This darling denizen of the deep is a Helicocranchia, aka a piglet squid. Scientists on the Ocean Exploration Trust's E/V Nautilus caught footage of the rarely seen creature at a depth of 4,544 feet near Palmyra Atoll in the Northern Pacific Ocean. The commenters' delightful descriptions really make the clip.
(MNN via Kottke) Read the rest
Raising baby corals is a labor-intensive process that requires gathering the babies at the moment the corals spawn in the wild. Scientists compete with fish that feast on the babies, netting the gametes and planulae, then caring for them in a lab until they can be planted on the ocean floor. Read the rest
This broadclub cuttlefish like to prowl the Indonesian reefs for crabs, which it then hypnotizes with its remarkable skin before grabbing and eating. Read the rest
Shape of Life is a classic series produced by Sea Studios Foundation. Here, they show how sponges feed by placing harmless dye around the outside of a sponge. Read the rest
Sea slugs, aka nudibranchs, are weird and wonderful psychedelic sea creatures. Earth Touch caught a frisky couple kissing beneath the waves. Read the rest
Over the weekend, Jeff Warren and his family spotted this mysterious sea monster washed up on the shore of the Wolf Island National Wildlife Refuge near Darien, Georgia. It is either:
• Altamaha-ha (aka Alty), a cryptid, said to live near the mouth of the Altamaha river, that reportedly looks very similar to what's in the photo
• A frilled shark, according to a marine science educator at the Tybee Island Marine Science Center
• A basking shark, in the opinion of a Savannah State University marine scientist
• Or a hoax, according to scientists at Georgia Southern University.
Either way, the story ends well.
“My son, who is twelve, thinks it is the child of the legendary Altamaha-ha and has now decided he wants to be a marine biologist,” Warren said.
(Savannah Morning News) Read the rest
Baby whales aren't very good at making various calls, but a new study shows that even adults continue to improve their calling techniques. Read the rest
EV Nautilus shared a spectacular unplanned find during a recent live filming of a sampling expedition: a pink and purple Halitrephes maasi jelly that looks like a firework. Read the rest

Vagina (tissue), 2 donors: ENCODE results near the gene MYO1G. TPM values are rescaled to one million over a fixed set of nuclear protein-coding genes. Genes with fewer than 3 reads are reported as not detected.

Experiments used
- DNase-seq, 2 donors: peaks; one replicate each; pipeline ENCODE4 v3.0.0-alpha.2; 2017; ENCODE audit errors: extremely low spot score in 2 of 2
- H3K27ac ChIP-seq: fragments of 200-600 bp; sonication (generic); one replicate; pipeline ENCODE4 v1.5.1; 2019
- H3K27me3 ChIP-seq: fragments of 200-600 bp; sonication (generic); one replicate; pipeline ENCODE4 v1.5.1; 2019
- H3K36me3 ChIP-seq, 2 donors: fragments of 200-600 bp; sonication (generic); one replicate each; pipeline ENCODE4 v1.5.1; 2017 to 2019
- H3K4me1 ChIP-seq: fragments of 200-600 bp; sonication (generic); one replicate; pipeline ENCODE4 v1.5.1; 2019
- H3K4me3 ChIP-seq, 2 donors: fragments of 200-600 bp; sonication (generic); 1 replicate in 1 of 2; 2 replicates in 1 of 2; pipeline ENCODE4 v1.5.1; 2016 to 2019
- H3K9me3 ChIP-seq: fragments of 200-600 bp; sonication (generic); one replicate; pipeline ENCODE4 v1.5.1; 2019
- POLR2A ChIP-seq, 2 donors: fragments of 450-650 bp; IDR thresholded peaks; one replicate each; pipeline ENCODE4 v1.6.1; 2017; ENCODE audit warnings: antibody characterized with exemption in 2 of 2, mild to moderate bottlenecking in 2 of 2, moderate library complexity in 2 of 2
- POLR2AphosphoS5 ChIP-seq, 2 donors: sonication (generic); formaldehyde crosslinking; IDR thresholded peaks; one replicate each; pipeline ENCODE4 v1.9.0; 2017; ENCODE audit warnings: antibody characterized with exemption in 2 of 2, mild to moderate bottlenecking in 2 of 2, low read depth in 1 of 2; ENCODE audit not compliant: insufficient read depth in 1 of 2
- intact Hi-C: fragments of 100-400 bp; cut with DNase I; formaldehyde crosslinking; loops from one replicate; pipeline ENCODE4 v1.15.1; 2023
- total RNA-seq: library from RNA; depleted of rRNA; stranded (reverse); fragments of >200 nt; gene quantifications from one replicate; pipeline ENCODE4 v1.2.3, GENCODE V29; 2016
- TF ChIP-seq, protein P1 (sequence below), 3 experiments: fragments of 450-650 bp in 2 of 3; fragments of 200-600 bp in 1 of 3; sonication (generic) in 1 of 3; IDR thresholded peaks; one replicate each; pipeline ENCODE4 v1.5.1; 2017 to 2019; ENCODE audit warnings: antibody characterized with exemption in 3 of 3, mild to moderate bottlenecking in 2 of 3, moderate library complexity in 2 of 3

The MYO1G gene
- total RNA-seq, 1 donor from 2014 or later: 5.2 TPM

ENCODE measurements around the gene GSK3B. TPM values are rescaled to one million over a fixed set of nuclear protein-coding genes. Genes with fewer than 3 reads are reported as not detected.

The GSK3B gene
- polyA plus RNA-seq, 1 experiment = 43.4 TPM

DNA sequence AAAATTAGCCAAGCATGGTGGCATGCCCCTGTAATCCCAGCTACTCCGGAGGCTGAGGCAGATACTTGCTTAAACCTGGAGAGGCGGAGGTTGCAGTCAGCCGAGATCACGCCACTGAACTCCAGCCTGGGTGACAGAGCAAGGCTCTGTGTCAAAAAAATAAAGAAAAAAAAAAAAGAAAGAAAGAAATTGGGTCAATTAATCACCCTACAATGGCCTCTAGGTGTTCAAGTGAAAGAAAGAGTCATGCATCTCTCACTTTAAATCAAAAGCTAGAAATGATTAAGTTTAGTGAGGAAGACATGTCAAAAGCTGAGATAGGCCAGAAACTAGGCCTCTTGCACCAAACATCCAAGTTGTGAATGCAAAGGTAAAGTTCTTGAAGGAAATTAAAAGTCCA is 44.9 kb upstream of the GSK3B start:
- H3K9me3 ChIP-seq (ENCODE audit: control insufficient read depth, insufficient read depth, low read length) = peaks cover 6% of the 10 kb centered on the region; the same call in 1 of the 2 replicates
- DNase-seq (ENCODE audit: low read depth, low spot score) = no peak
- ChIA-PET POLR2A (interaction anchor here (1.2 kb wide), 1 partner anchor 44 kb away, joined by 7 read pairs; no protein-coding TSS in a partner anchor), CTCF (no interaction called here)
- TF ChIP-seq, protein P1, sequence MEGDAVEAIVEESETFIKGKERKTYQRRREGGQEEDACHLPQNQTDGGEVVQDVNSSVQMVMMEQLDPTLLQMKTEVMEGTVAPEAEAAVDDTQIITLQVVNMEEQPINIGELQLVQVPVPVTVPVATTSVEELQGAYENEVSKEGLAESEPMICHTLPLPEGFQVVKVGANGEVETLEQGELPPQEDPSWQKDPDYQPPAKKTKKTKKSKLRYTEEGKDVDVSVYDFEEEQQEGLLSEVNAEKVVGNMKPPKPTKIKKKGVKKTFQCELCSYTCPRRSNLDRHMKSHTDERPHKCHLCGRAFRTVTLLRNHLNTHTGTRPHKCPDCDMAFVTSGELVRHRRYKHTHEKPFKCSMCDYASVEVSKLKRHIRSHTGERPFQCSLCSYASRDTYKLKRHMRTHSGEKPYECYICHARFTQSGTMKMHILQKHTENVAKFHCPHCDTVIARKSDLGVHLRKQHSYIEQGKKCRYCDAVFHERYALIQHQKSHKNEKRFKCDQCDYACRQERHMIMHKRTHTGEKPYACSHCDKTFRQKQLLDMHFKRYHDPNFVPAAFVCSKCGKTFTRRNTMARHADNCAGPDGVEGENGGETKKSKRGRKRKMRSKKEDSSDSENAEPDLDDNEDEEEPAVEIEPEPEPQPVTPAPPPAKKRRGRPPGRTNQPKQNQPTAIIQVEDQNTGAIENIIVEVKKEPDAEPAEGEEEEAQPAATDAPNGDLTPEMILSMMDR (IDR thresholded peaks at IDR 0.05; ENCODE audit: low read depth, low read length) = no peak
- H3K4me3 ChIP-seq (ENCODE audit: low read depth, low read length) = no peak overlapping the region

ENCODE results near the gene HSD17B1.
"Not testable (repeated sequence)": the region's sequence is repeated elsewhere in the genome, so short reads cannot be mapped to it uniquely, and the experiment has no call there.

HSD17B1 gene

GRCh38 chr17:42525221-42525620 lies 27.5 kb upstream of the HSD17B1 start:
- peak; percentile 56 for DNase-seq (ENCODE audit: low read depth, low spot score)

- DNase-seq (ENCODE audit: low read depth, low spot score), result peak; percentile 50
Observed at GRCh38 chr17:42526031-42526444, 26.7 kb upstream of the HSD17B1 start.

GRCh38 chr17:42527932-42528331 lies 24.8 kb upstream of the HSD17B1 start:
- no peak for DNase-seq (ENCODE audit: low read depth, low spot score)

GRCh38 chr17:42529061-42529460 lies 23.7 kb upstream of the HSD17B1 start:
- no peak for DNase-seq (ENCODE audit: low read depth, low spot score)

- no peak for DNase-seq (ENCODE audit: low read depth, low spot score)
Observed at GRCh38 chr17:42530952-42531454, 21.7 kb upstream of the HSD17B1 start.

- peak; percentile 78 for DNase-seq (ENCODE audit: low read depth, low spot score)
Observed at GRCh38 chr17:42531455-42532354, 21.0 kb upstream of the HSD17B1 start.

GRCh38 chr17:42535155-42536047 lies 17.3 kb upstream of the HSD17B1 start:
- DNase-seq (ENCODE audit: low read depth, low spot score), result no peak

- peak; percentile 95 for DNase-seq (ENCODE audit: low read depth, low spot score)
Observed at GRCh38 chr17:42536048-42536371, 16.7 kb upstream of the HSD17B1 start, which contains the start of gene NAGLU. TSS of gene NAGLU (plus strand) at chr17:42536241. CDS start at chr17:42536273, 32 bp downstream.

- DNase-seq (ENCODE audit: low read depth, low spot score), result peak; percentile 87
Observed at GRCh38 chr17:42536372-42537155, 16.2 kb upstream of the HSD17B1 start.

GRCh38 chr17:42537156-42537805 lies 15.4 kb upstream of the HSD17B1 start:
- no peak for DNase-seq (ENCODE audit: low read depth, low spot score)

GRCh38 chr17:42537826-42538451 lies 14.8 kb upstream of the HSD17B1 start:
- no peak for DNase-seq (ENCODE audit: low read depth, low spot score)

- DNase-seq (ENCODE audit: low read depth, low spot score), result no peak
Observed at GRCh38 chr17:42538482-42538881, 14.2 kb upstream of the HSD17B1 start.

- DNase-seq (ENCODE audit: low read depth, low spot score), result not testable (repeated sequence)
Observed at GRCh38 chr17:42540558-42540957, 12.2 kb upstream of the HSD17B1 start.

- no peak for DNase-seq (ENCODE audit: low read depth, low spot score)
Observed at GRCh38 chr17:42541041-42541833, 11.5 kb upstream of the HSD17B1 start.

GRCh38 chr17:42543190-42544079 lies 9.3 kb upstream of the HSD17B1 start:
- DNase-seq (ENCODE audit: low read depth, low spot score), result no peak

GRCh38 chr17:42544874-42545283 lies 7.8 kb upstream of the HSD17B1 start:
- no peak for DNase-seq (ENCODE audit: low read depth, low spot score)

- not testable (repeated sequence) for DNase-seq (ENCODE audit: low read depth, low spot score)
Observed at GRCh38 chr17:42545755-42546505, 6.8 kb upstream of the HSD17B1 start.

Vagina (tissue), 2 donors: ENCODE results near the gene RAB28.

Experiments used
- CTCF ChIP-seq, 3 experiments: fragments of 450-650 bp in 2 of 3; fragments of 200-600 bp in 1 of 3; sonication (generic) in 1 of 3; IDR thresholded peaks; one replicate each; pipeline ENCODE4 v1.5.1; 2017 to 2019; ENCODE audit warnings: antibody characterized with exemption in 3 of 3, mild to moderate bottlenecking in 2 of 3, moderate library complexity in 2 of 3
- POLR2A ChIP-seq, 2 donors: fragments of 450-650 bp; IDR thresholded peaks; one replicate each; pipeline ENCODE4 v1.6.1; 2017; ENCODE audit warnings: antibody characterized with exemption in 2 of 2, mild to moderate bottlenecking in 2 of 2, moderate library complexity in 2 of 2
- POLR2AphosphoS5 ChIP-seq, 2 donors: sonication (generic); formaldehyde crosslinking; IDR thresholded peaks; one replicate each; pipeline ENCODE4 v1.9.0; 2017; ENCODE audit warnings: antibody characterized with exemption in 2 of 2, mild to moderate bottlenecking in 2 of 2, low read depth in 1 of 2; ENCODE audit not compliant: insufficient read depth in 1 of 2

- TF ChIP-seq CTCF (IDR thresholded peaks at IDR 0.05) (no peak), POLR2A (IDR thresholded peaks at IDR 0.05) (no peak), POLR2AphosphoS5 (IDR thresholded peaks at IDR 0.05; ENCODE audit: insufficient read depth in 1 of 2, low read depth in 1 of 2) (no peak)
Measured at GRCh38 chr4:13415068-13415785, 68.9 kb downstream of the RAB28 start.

In the crystal blue waters of the Greek island of Zakynthos hundreds of loggerhead turtles use isolated rocks to scrape barnacles off their shells and generally spruce up. Biologists collected video evidence of the behavior in a recently published study. Read the rest
Cystisoma is an amphipod, a creature with two kinds of legs, and they are almost entirely translucent. One major exception is their pale orange retinas, which each take up about half of its head. Read the rest
True's beaked whales spend much of their time deep underwater, so much of what we know about the mysterious species comes from stranded corpses. That's why a live sighting of a pod including underwater footage is so remarkable. Read the rest
What happens when a whale dies? It sinks to the ocean floor, creating a whale fall, which becomes a fantastical garden of biodiversity. EVNautilus stumbled on a naturally-occurring whale fall during a live feed, an exceedingly rare find. Read the rest
"Sardine Run" by G. Lecoeur edged out a competitive field of remarkable images to take National Geographic's 2016 title. Read the rest
E/V Nautilus explores the ocean, sharing highlights of their video captures, like this adorable googly-eyed stubby squid seen off the coast of California. Read the rest